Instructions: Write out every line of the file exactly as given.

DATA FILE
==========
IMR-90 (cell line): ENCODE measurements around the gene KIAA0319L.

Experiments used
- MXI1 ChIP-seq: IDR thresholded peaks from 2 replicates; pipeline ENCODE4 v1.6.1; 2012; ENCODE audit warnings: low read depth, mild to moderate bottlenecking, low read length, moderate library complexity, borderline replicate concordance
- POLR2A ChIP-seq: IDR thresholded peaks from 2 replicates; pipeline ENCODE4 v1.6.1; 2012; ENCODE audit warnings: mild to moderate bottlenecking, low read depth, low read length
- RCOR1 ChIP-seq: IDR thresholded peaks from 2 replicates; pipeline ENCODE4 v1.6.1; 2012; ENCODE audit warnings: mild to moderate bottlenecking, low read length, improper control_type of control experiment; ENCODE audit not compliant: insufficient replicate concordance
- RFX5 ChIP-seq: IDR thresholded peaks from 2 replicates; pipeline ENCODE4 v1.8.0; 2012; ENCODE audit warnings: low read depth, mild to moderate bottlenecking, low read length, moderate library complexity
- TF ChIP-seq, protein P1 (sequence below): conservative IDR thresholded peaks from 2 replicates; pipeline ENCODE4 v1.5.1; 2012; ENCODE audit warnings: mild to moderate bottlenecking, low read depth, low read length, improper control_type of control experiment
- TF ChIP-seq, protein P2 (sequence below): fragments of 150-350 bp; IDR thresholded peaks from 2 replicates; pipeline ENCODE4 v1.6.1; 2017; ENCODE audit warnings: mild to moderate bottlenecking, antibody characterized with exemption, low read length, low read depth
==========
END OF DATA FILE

IMR-90 (cell line): ENCODE measurements around the gene KIAA0319L.

Experiments used
- MXI1 ChIP-seq: IDR thresholded peaks from 2 replicates; pipeline ENCODE4 v1.6.1; 2012; ENCODE audit warnings: low read depth, mild to moderate bottlenecking, low read length, moderate library complexity, borderline replicate concordance
- POLR2A ChIP-seq: IDR thresholded peaks from 2 replicates; pipeline ENCODE4 v1.6.1; 2012; ENCODE audit warnings: mild to moderate bottlenecking, low read depth, low read length
- RCOR1 ChIP-seq: IDR thresholded peaks from 2 replicates; pipeline ENCODE4 v1.6.1; 2012; ENCODE audit warnings: mild to moderate bottlenecking, low read length, improper control_type of control experiment; ENCODE audit not compliant: insufficient replicate concordance
- RFX5 ChIP-seq: IDR thresholded peaks from 2 replicates; pipeline ENCODE4 v1.8.0; 2012; ENCODE audit warnings: low read depth, mild to moderate bottlenecking, low read length, moderate library complexity
- TF ChIP-seq, protein P1 (sequence below): conservative IDR thresholded peaks from 2 replicates; pipeline ENCODE4 v1.5.1; 2012; ENCODE audit warnings: mild to moderate bottlenecking, low read depth, low read length, improper control_type of control experiment
- TF ChIP-seq, protein P2 (sequence below): fragments of 150-350 bp; IDR thresholded peaks from 2 replicates; pipeline ENCODE4 v1.6.1; 2017; ENCODE audit warnings: mild to moderate bottlenecking, antibody characterized with exemption, low read length, low read depth